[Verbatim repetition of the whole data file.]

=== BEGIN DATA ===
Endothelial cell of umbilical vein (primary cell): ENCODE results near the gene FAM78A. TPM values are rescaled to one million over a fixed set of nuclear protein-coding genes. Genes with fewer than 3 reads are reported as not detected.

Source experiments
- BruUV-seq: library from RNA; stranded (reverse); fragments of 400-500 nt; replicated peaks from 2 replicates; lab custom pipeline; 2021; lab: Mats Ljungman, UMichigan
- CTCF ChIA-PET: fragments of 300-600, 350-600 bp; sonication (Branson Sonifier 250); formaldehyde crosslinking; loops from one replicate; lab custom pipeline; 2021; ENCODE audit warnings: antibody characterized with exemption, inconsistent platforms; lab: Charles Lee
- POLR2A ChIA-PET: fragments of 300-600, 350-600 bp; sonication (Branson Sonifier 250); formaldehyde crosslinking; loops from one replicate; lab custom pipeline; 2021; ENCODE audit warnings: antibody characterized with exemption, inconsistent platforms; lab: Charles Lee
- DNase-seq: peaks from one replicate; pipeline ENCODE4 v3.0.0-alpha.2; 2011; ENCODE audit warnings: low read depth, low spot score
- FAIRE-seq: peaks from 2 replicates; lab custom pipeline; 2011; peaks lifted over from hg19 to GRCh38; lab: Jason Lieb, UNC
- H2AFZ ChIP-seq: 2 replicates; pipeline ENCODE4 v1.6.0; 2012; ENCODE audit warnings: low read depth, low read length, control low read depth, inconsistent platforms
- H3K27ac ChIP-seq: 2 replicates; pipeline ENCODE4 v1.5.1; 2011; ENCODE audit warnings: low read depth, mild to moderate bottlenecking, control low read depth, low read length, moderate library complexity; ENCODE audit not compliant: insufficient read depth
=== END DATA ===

Endothelial cell of umbilical vein (primary cell): ENCODE results near the gene FAM78A. TPM values are rescaled to one million over a fixed set of nuclear protein-coding genes. Genes with fewer than 3 reads are reported as not detected.

Source experiments
- BruUV-seq: library from RNA; stranded (reverse); fragments of 400-500 nt; replicated peaks from 2 replicates; lab custom pipeline; 2021; lab: Mats Ljungman, UMichigan
- CTCF ChIA-PET: fragments of 300-600, 350-600 bp; sonication (Branson Sonifier 250); formaldehyde crosslinking; loops from one replicate; lab custom pipeline; 2021; ENCODE audit warnings: antibody characterized with exemption, inconsistent platforms; lab: Charles Lee
- POLR2A ChIA-PET: fragments of 300-600, 350-600 bp; sonication (Branson Sonifier 250); formaldehyde crosslinking; loops from one replicate; lab custom pipeline; 2021; ENCODE audit warnings: antibody characterized with exemption, inconsistent platforms; lab: Charles Lee
- DNase-seq: peaks from one replicate; pipeline ENCODE4 v3.0.0-alpha.2; 2011; ENCODE audit warnings: low read depth, low spot score
- FAIRE-seq: peaks from 2 replicates; lab custom pipeline; 2011; peaks lifted over from hg19 to GRCh38; lab: Jason Lieb, UNC
- H2AFZ ChIP-seq: 2 replicates; pipeline ENCODE4 v1.6.0; 2012; ENCODE audit warnings: low read depth, low read length, control low read depth, inconsistent platforms
- H3K27ac ChIP-seq: 2 replicates; pipeline ENCODE4 v1.5.1; 2011; ENCODE audit warnings: low read depth, mild to moderate bottlenecking, control low read depth, low read length, moderate library complexity; ENCODE audit not compliant: insufficient read depth